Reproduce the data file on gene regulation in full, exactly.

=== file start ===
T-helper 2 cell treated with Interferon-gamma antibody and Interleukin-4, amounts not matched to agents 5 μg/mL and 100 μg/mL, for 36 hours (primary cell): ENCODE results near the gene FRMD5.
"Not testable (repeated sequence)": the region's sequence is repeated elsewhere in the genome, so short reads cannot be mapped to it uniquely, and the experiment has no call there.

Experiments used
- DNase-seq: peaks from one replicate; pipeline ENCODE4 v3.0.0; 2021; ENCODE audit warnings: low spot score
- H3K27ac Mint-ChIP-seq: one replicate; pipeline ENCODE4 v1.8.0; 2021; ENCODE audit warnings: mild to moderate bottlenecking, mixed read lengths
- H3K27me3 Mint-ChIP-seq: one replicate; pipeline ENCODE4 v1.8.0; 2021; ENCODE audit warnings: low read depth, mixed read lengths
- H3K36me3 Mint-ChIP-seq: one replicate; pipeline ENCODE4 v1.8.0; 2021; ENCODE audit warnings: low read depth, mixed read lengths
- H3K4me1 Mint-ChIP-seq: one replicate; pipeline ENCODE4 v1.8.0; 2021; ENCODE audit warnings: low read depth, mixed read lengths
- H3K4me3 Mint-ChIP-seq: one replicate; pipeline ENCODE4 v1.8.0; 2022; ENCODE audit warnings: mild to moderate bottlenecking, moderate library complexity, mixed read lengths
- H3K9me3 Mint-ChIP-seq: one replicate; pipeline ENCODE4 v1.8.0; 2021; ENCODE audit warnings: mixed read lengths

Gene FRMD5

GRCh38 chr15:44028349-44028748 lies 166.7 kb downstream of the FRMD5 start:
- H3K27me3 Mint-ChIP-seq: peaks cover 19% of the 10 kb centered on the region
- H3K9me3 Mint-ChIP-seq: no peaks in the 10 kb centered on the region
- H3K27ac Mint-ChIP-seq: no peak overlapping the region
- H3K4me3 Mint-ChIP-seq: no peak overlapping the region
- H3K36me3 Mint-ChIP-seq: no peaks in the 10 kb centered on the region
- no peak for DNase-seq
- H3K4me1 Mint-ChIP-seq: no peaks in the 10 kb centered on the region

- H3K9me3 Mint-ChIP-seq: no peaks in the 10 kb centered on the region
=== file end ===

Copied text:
T-helper 2 cell treated with Interferon-gamma antibody and Interleukin-4, amounts not matched to agents 5 μg/mL and 100 μg/mL, for 36 hours (primary cell): ENCODE results near the gene FRMD5.
"Not testable (repeated sequence)": the region's sequence is repeated elsewhere in the genome, so short reads cannot be mapped to it uniquely, and the experiment has no call there.

Experiments used
- DNase-seq: peaks from one replicate; pipeline ENCODE4 v3.0.0; 2021; ENCODE audit warnings: low spot score
- H3K27ac Mint-ChIP-seq: one replicate; pipeline ENCODE4 v1.8.0; 2021; ENCODE audit warnings: mild to moderate bottlenecking, mixed read lengths
- H3K27me3 Mint-ChIP-seq: one replicate; pipeline ENCODE4 v1.8.0; 2021; ENCODE audit warnings: low read depth, mixed read lengths
- H3K36me3 Mint-ChIP-seq: one replicate; pipeline ENCODE4 v1.8.0; 2021; ENCODE audit warnings: low read depth, mixed read lengths
- H3K4me1 Mint-ChIP-seq: one replicate; pipeline ENCODE4 v1.8.0; 2021; ENCODE audit warnings: low read depth, mixed read lengths
- H3K4me3 Mint-ChIP-seq: one replicate; pipeline ENCODE4 v1.8.0; 2022; ENCODE audit warnings: mild to moderate bottlenecking, moderate library complexity, mixed read lengths
- H3K9me3 Mint-ChIP-seq: one replicate; pipeline ENCODE4 v1.8.0; 2021; ENCODE audit warnings: mixed read lengths

Gene FRMD5

GRCh38 chr15:44028349-44028748 lies 166.7 kb downstream of the FRMD5 start:
- H3K27me3 Mint-ChIP-seq: peaks cover 19% of the 10 kb centered on the region
- H3K9me3 Mint-ChIP-seq: no peaks in the 10 kb centered on the region
- H3K27ac Mint-ChIP-seq: no peak overlapping the region
- H3K4me3 Mint-ChIP-seq: no peak overlapping the region
- H3K36me3 Mint-ChIP-seq: no peaks in the 10 kb centered on the region
- no peak for DNase-seq
- H3K4me1 Mint-ChIP-seq: no peaks in the 10 kb centered on the region

- H3K9me3 Mint-ChIP-seq: no peaks in the 10 kb centered on the region